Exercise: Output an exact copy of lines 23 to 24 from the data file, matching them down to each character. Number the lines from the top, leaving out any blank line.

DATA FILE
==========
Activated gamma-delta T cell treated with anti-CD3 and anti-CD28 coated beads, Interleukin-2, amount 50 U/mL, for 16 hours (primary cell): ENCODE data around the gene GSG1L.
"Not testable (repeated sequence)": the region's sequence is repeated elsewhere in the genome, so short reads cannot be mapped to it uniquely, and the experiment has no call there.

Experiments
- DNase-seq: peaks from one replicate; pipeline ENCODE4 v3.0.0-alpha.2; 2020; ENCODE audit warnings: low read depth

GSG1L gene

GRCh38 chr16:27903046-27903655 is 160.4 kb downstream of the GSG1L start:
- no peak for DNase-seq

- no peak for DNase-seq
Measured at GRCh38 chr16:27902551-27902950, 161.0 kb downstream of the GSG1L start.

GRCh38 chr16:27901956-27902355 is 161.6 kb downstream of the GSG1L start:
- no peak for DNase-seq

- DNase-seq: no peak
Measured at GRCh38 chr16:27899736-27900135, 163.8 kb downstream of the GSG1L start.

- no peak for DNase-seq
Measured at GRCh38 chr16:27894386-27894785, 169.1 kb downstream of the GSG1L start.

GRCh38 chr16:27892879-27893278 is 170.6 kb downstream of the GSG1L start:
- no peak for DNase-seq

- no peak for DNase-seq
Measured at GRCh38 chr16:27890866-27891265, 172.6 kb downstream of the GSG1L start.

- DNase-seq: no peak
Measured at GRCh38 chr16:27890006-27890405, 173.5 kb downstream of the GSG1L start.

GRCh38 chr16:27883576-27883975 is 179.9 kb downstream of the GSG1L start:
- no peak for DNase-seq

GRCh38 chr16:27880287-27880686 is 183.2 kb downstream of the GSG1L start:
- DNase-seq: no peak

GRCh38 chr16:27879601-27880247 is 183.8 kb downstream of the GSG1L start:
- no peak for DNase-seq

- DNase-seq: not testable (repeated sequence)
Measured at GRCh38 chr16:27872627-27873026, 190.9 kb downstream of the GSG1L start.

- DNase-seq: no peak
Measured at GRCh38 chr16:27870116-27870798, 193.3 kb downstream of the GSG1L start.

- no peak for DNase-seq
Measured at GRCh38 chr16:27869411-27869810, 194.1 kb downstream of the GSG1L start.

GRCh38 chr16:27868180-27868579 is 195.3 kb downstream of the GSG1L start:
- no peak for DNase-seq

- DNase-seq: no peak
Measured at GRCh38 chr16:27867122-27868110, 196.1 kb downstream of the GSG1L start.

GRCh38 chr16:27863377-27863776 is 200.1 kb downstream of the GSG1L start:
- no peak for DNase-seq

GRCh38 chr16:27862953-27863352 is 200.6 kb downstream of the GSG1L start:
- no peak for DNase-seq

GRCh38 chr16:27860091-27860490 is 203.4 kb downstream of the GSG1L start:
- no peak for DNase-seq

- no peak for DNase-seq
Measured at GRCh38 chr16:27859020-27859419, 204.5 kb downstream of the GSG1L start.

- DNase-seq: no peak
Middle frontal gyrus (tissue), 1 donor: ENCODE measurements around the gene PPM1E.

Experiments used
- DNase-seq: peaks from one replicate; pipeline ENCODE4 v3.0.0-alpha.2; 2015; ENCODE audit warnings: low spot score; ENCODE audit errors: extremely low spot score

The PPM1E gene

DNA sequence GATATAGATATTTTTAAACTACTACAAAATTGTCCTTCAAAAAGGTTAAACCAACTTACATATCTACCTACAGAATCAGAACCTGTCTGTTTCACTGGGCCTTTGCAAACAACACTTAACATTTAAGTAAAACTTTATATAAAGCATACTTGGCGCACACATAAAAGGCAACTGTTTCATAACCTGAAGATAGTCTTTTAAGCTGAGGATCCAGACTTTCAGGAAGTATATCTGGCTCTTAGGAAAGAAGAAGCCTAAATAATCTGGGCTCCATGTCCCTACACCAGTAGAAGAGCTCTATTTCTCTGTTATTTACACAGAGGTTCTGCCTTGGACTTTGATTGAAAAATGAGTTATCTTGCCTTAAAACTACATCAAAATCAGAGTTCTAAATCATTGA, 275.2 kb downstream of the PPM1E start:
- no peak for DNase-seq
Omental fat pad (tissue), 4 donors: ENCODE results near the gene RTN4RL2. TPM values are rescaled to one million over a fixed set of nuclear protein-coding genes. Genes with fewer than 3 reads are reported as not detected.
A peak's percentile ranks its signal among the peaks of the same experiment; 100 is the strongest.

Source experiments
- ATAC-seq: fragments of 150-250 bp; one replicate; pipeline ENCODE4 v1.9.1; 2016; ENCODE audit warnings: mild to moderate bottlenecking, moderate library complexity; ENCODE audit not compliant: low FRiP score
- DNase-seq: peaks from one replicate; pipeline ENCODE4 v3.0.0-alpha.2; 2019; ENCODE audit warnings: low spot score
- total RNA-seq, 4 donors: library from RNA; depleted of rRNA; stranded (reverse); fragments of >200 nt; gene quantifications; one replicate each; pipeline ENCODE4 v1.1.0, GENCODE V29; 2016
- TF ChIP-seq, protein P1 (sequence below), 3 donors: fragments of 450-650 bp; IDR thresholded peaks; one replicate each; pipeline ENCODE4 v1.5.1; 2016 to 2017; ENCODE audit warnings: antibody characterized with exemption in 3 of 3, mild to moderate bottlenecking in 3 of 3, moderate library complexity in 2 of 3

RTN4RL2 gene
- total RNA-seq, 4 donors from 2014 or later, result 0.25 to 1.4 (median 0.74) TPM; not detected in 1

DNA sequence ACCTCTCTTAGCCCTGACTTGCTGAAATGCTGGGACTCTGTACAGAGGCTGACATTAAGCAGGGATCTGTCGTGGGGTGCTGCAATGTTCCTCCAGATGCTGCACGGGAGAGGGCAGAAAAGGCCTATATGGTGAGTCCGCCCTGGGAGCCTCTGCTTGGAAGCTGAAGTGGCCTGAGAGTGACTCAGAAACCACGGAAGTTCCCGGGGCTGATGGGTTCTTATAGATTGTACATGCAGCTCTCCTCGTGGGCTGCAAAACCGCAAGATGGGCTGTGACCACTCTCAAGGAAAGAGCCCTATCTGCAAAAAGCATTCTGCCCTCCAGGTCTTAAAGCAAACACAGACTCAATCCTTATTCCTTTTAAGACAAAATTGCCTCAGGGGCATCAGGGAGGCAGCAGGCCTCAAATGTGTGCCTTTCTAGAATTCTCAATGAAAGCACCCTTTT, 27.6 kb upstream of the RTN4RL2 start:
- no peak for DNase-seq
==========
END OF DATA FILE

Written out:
- no peak for DNase-seq

GRCh38 chr16:27880287-27880686 is 183.2 kb downstream of the GSG1L start: